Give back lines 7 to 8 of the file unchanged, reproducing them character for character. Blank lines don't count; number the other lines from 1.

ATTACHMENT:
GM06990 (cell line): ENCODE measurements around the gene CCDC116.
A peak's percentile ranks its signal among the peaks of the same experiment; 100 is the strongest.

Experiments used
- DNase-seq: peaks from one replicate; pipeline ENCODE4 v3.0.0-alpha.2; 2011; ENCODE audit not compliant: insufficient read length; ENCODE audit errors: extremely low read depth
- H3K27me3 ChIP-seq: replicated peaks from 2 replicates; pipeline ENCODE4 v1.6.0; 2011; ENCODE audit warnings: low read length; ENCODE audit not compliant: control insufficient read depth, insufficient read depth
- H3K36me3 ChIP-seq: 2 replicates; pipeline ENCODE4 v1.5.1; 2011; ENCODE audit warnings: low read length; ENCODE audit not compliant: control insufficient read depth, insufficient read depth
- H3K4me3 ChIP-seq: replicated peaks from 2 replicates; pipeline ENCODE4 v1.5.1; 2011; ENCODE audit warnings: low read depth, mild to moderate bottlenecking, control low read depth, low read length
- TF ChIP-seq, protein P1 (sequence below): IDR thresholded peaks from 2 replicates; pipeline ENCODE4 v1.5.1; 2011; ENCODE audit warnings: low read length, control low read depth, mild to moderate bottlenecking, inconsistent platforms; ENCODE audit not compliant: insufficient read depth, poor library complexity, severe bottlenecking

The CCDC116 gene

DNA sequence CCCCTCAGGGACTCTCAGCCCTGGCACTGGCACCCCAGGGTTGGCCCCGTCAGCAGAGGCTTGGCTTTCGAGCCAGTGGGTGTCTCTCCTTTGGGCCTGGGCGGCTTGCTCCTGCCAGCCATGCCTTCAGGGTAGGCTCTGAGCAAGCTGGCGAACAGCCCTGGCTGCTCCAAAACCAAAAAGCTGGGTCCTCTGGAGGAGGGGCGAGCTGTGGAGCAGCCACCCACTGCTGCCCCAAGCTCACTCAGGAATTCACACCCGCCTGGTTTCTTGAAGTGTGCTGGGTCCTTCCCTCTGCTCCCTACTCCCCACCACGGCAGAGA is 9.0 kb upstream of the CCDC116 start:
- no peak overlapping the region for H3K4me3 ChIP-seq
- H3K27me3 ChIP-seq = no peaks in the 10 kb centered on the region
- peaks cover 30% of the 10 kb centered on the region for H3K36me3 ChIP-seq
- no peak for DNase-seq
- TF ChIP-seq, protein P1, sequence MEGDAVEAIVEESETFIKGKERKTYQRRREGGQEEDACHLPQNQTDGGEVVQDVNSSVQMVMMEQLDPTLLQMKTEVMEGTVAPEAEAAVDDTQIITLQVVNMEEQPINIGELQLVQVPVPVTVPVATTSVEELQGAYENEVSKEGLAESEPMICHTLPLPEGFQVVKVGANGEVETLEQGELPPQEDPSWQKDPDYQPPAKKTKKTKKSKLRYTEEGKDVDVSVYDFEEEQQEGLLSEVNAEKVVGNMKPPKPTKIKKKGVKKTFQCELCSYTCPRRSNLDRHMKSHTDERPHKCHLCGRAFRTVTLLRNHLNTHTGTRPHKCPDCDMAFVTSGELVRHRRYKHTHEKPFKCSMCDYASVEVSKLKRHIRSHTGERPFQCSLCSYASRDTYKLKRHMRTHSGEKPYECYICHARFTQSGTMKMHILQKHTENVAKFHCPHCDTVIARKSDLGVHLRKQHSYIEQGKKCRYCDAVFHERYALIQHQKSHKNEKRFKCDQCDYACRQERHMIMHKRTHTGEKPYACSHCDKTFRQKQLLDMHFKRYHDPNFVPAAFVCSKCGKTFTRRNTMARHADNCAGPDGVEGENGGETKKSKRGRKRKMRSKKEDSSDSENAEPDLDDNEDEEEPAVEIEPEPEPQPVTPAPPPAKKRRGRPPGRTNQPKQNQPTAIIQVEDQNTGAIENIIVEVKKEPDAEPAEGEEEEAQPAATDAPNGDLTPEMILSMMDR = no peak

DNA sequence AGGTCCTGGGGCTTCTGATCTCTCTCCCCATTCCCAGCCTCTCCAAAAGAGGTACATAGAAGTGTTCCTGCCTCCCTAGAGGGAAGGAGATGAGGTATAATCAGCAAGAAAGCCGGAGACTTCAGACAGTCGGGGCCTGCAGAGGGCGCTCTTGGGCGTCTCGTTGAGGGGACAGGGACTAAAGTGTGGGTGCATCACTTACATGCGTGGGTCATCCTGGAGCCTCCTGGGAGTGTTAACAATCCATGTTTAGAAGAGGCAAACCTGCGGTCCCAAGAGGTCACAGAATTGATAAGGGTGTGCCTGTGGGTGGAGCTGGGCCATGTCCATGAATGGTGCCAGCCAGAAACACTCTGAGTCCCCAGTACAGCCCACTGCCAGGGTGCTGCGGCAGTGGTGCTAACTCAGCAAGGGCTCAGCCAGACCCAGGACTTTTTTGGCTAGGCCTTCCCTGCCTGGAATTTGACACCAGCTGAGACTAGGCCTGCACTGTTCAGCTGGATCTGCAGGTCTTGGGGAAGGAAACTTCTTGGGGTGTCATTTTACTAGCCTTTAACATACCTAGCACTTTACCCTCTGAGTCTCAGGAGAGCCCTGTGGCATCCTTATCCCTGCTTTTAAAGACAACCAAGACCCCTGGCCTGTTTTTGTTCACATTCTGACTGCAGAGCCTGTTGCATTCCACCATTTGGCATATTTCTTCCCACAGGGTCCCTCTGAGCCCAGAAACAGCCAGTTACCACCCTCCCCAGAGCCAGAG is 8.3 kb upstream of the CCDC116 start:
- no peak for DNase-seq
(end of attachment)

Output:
- H3K4me3 ChIP-seq: replicated peaks from 2 replicates; pipeline ENCODE4 v1.5.1; 2011; ENCODE audit warnings: low read depth, mild to moderate bottlenecking, control low read depth, low read length
- TF ChIP-seq, protein P1 (sequence below): IDR thresholded peaks from 2 replicates; pipeline ENCODE4 v1.5.1; 2011; ENCODE audit warnings: low read length, control low read depth, mild to moderate bottlenecking, inconsistent platforms; ENCODE audit not compliant: insufficient read depth, poor library complexity, severe bottlenecking